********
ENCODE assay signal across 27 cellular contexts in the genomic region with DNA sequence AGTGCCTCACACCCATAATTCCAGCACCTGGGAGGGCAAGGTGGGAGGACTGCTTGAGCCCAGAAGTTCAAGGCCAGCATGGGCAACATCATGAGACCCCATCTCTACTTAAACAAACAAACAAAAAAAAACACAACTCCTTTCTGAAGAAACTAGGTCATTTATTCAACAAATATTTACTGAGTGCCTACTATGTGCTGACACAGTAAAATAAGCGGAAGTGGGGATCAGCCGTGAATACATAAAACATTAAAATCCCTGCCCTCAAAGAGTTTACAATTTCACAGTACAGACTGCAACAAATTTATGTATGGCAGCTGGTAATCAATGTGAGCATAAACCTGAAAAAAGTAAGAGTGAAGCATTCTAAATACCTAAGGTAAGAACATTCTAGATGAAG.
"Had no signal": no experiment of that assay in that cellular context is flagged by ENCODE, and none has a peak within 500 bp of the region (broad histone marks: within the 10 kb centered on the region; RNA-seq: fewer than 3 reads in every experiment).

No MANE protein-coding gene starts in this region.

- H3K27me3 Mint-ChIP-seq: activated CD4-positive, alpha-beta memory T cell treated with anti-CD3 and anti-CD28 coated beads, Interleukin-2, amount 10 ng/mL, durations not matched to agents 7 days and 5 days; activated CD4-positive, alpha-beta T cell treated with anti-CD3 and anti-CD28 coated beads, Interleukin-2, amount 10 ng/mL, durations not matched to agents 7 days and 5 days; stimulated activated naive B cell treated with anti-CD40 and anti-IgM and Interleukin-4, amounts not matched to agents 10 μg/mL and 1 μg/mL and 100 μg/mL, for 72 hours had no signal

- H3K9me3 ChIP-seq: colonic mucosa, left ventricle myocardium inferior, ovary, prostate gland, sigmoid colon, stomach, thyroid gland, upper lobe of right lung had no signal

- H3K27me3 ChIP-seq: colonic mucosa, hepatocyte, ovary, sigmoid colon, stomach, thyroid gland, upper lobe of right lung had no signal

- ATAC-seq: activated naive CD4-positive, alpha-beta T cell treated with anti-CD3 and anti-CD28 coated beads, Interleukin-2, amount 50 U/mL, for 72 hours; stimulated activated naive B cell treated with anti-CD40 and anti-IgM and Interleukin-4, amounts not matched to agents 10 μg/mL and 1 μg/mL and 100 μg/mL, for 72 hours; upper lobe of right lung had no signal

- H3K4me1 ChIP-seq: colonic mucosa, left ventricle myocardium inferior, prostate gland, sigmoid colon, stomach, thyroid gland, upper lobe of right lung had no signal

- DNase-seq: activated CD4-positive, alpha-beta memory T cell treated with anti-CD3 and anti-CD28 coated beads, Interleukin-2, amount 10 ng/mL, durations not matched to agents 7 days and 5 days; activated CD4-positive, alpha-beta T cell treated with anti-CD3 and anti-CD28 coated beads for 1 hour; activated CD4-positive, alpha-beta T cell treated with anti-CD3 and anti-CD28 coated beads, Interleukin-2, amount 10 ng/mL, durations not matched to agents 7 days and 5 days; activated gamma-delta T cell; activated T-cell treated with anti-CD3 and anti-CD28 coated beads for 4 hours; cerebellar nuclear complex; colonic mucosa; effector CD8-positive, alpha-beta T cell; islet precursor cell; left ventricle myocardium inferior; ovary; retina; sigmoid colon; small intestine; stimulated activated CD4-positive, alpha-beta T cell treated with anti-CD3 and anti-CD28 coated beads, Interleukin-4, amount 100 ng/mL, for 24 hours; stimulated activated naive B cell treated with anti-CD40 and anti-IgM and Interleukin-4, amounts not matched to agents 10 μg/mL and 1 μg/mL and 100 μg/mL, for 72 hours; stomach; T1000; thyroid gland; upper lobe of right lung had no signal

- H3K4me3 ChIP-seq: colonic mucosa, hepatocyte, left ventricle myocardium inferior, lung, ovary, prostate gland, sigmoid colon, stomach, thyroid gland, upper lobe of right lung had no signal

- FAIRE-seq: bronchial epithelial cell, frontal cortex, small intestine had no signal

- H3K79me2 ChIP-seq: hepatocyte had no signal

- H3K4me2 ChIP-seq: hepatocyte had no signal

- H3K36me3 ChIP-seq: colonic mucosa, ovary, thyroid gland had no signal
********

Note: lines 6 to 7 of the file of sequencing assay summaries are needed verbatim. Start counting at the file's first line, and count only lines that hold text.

- H3K27me3 ChIP-seq: colonic mucosa, hepatocyte, ovary, sigmoid colon, stomach, thyroid gland, upper lobe of right lung had no signal

- ATAC-seq: activated naive CD4-positive, alpha-beta T cell treated with anti-CD3 and anti-CD28 coated beads, Interleukin-2, amount 50 U/mL, for 72 hours; stimulated activated naive B cell treated with anti-CD40 and anti-IgM and Interleukin-4, amounts not matched to agents 10 μg/mL and 1 μg/mL and 100 μg/mL, for 72 hours; upper lobe of right lung had no signal